Popular snacks fuelling deforestation for palm oil

| 14th November 2018
Orangutans: under severe threat from growth of palm oil

Orangutans: under severe threat from growth of palm oil

Greenpeace
Campaigners call for the company behind popular brands such as Oreo and Cadbury to drop suppliers of dirty palm oil.

Palm oil can be made without destroying forests, yet our investigation discovered that Mondelēz suppliers are still trashing forests and wrecking orangutan habitat

Palm oil suppliers to the company behind popular brands Cadbury, Oreo and Ritz have destroyed 70,000 hectares of rainforest including 25,000 hectares of orangutan habitat in Indonesia in just two years, according to campaigners.

New mapping analysis by Greenpeace International has revealed that between 2015 and 2017, suppliers to Mondelēz cleared over 70,000 hectares of rainforest, an area bigger than the city of Chicago, where the company is based.

The company pledged in 2010 to achieve zero net deforestation by 2020, along with other members of the Consumer Goods Forum, which represents manufacturers and retailers of consumer goods such as food and toiletries. It also adopted a “no deforestation, no peat, no exploitation” policy in 2014.

Traceability

Mondelēz gets much of its palm oil from Wilmar International, which in turn sources more than 80 percent of the ingredient from third party suppliers. It also has a no deforestation policy, yet still fails to monitor its suppliers to check if they are complying or not, according to the analysis by Greenpeace.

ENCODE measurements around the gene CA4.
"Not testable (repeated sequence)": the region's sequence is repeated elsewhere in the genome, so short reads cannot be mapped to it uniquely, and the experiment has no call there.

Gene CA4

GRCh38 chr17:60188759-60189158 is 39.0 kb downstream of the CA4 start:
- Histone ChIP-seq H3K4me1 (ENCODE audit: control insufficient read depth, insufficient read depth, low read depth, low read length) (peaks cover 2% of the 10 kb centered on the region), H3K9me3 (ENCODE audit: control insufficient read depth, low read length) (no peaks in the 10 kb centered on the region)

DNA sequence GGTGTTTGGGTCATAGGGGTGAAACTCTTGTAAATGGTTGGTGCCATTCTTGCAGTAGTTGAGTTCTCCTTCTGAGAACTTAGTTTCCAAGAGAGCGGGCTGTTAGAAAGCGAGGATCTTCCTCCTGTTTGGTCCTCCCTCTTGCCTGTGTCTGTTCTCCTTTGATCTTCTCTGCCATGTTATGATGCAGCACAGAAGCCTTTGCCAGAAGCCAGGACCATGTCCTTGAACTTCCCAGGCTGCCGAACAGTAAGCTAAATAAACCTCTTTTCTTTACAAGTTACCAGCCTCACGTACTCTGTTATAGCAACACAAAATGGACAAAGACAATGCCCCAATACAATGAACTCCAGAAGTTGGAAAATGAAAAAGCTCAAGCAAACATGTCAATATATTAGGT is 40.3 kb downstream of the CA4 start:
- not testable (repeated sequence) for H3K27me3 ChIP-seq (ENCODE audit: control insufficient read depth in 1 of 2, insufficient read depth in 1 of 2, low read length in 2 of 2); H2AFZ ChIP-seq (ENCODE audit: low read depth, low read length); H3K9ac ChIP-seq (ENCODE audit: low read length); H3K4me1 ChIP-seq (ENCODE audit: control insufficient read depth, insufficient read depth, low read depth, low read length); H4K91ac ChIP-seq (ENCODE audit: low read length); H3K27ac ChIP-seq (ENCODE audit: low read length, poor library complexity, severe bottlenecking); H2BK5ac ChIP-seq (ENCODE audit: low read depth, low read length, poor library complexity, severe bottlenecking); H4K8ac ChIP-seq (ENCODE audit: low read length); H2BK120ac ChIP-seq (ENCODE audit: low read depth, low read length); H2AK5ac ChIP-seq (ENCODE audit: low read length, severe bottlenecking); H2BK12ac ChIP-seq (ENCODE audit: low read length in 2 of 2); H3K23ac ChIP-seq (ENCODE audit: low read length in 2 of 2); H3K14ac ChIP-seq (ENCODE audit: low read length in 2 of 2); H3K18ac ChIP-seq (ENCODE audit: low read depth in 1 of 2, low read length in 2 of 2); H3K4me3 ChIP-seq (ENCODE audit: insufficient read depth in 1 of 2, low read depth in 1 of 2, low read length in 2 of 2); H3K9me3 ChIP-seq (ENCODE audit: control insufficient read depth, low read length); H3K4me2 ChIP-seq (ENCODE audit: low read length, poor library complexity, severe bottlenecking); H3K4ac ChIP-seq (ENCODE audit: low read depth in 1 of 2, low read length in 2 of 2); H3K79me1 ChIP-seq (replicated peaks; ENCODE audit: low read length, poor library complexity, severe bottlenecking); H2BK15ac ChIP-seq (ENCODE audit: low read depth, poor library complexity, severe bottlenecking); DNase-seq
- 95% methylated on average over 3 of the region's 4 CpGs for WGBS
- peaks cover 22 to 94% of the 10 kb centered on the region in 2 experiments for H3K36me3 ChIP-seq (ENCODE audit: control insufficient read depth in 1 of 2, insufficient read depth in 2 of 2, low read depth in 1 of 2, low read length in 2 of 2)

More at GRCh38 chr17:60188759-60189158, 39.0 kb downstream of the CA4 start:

Kiki Taufik, head of Greenpeace Southeast Asia's Indonesia forests campaign, said: “Palm oil can be made without destroying forests, yet our investigation discovered that Mondelēz suppliers are still trashing forests and wrecking orangutan habitat, pushing these beautiful and intelligent creatures to the brink of extinction. They’re literally dying for a biscuit.”

The report comes as an advert by supermarket Iceland to raise awareness of the environmental destruction caused by palm oil went viral on social media after being banned by regulators.

A spokesman for Mondelēz said that it had been working with its supply chain to improve traceability. “We’re asking our direct suppliers to call on their upstream suppliers to map and monitor the plantations where oil is grown so we can drive further traceability. We’re also excluding 12 companies from our supply chain as a result of breaches,” he said.

This Author

Catherine Early is a freelance environmental journalist and chief reporter for the Ecologist. She was formerly the deputy editor of the Environmentalist. She can be found tweeting at @Cat_Early76.

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